Major markets beckon as China tests solar-powered UAV
China’s new generation solarpowered unmanned aerial vehicle (UAV), Caihong (CH), or Rainbow, has successfully run a live-ammunition test under extreme environmental conditions recently, said the Beijing Aerospace Propulsion Institute (No. 11 Institute) under the China Aerospace Science and Technology Corporation (CASC) on January 31.
The CH UAV project team told the Global Times in February that the enhanced variant of the CH-4 conducted a six-day intensive bombing test for the first time in Northwest China under extreme weather conditions including blizzards and darkness in January.
The new CH drone has a better loading and power supply capability, and due to its multiple mount points design, it can carry a mixture of weapons and can shoot different types of guided missiles under different weather conditions, meeting the standards of a surgical strike, said the research team.
For example, it can guide 50-kilogram cluster bombs in order to effectively complete missions including regional blockades and attacks on enemy airports. The 50-kilogram satellite-guided bombs can also deal a deadly blow on the enemy position from higher airspace, while the 100-kilogram satellite-guided weapon can launch surprise attacks on targets from more than 10 kilometers away.
Song Zhongping, a Chinese military expert and a TV commentator, highlighted the new CH vehicle’s high compatibility with different types of guided weapons on February 4, saying this kind of advantage could win China a more promising international market share in the field of UAV.
The effectiveness of all guided weapons, whether they are laser- or satellite- guided, can be seriously affected by weather conditions such as smog or jamming efforts from the enemy. However, as the CH new model can carry various types of weapons, it can break through these limits and work well anywhere in all weathers, Song explained.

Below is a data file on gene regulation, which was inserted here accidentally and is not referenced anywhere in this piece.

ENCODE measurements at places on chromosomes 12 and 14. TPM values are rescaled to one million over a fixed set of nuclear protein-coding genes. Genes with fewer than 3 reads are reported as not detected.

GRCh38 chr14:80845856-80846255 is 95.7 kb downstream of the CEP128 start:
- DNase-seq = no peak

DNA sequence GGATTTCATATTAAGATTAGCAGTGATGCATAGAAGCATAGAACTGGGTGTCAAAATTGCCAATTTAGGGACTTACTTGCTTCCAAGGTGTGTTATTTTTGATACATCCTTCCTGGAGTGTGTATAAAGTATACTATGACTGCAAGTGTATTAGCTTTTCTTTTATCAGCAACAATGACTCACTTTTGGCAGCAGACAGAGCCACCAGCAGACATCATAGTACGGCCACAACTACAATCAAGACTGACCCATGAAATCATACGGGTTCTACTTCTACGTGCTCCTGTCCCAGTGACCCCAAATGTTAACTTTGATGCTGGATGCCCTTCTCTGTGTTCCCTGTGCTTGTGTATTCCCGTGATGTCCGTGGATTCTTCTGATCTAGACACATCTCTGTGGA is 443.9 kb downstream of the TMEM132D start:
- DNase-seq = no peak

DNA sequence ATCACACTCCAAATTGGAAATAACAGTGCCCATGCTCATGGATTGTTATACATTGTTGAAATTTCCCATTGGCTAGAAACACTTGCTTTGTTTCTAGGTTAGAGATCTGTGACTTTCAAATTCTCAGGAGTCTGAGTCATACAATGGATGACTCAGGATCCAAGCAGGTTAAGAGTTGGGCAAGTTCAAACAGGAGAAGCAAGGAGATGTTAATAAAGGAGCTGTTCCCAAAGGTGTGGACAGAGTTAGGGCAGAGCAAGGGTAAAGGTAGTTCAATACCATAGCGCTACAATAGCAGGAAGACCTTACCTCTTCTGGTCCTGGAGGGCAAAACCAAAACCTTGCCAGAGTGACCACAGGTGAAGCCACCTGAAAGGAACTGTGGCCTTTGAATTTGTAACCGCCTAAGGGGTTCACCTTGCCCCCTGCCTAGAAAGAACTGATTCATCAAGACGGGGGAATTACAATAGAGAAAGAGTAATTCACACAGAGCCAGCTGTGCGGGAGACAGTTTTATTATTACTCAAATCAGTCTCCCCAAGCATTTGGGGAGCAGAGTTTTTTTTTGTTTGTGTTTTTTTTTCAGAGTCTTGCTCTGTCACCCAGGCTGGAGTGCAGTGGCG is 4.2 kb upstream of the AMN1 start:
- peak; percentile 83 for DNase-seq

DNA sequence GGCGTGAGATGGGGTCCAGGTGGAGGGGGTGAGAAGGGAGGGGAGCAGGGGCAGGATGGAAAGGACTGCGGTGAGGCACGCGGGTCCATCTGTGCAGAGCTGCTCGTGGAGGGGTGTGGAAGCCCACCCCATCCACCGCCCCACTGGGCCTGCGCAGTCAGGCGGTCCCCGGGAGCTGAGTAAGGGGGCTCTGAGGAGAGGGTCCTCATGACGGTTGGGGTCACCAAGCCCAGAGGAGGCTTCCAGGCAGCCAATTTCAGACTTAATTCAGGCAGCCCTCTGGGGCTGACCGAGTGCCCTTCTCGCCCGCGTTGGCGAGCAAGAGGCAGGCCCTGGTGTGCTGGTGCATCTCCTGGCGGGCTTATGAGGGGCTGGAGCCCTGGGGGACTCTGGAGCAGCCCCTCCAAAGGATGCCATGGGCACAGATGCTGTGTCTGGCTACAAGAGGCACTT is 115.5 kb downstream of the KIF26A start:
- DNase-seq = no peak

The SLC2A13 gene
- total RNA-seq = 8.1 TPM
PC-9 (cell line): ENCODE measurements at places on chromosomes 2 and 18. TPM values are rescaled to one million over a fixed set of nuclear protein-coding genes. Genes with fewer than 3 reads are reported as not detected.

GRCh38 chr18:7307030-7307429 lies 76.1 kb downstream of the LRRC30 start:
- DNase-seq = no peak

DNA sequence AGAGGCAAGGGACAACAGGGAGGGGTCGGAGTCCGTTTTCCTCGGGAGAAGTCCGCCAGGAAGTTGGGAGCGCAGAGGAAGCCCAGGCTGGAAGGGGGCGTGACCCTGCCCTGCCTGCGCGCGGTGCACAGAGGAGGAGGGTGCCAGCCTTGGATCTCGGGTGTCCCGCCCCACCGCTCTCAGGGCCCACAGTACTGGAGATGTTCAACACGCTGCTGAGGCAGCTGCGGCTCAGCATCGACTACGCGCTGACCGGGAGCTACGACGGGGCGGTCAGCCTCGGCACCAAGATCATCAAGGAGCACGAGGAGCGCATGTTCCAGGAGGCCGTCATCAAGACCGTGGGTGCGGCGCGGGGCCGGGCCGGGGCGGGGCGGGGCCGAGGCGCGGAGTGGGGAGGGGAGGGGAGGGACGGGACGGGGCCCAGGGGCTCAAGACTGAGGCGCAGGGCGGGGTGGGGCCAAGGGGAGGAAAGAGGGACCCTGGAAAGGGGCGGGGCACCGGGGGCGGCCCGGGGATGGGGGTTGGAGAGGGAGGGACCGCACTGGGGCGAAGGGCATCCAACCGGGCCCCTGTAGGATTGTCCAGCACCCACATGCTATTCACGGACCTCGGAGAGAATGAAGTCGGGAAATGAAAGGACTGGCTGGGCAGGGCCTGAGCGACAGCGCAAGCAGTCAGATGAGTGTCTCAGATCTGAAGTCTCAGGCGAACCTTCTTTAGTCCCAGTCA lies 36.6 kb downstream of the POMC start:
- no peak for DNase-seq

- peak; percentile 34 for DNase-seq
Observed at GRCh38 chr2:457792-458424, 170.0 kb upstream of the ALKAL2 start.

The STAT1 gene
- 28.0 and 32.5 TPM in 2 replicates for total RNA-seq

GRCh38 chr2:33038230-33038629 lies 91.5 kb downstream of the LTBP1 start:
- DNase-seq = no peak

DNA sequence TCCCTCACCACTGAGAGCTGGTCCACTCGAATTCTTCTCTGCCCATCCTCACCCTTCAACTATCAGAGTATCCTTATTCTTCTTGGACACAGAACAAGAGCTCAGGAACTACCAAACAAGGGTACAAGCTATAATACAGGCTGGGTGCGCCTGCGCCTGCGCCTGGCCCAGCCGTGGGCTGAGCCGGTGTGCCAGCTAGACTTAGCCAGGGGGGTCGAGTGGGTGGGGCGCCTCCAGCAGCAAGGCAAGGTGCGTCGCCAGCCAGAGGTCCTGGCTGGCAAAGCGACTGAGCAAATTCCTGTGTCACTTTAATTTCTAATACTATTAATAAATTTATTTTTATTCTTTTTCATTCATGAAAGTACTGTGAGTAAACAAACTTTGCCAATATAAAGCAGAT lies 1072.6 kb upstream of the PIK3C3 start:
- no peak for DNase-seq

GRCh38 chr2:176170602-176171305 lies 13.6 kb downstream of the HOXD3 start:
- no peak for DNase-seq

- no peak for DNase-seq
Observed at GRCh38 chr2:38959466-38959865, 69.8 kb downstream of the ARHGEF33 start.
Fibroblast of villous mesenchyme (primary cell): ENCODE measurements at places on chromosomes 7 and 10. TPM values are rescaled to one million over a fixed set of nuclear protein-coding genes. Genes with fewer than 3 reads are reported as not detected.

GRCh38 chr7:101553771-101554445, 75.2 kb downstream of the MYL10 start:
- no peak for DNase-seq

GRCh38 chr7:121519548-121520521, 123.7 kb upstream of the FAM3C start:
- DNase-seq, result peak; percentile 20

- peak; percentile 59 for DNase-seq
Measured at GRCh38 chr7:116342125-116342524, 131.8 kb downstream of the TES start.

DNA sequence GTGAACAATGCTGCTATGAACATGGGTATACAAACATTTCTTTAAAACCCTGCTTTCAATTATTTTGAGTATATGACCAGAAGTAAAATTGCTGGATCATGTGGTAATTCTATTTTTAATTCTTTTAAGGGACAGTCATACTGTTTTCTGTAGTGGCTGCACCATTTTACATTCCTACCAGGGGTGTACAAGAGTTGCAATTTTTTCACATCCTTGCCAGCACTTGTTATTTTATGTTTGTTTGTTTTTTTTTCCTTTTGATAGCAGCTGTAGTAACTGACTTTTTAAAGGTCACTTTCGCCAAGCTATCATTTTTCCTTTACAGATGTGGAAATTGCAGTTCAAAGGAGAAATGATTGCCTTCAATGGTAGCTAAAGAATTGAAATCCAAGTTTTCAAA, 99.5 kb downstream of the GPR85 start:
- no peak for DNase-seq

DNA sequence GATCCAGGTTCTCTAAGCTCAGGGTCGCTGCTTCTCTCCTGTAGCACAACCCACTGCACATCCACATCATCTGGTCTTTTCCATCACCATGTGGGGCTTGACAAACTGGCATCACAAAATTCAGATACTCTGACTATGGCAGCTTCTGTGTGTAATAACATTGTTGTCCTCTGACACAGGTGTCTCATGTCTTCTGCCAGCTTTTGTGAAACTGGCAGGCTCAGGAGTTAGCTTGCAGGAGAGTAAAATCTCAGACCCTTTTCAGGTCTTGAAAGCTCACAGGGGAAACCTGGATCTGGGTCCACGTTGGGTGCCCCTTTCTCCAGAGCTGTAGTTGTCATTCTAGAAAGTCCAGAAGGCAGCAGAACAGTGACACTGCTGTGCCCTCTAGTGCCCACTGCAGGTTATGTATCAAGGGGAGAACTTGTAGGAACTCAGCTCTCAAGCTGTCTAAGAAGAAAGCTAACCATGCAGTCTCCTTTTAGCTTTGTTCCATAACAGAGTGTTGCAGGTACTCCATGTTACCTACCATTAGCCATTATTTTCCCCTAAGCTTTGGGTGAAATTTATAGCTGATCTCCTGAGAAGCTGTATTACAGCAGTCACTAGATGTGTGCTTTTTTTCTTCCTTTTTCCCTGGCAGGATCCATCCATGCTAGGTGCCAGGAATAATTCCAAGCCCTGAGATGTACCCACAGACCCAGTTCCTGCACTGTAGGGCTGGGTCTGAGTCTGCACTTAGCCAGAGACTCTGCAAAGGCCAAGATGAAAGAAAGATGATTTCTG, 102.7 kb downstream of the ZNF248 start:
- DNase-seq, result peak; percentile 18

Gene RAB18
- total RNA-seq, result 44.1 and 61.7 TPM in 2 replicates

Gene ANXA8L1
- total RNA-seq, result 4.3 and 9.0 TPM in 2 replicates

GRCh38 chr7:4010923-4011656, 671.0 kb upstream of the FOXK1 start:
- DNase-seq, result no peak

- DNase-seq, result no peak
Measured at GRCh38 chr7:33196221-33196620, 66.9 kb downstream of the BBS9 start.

The results of the January liveround test has proven that the new
CH UAV has met design and ammunition standards, said the research team, adding that the new technologies on the tested UAV will be applied to the next generation of CH-4C drones in the future.
China’s CH UAV, the country’s first near-space solar drone, successfully conducted a flight at an altitude of 20 km in June 2017, Xinhua News Agency reported.
The project team under CASC announced after the event on June 13 that the CH UAV flew smoothly in near space for over 15 hours through remote control, completing its scheduled path before landing securely.
Near space, which lies 20 to 100 km above sea level, contains thin air that reduces the performance of traditional fuel-powered aircraft engines.
However, solar drones like the CH UAV can perform well in this region and is able to fly continuously for months or even longer in the future, said Li Guangjia, director of the project.
The CH UAV, with a wingspan of 45 meters and equipped with solar panels, boasts a high cost efficiency as it does not require refueling during long-term missions, said Shi Wen, chief engineer of the project.
The CH UAV will perform as a “quasi-satellite” in the future, and has the ability to supplant some functions of telecommunication satellites in providing data relay services, Xinhua News Agency reported in June 2017.
It is also expected to be used as “an airborne mobile Wi-Fi hub” to provide convenient mobile telecommunication and Internet access for remote areas and islands, saving on the huge construction and maintenance costs involved in traditional communication means.
The UAV will also be capable of forestry and agricultural surveying as well as early warning and real-time monitoring of natural disasters.
“In earthquake, flood or forest fire situations where telecommunications are cut off, the drones may provide services to maintain communication with the affected areas,” Shi said.
China’s CH series drones have been sold to militaries in more than 10 countries including Pakistan and Turkmenistan, making it the largest drone family the country has exported.
Project team personnel of the China’s unmanned aerial vehicle (UAV), Caihong (CH) pose for a picture with the vehicle in June 2017.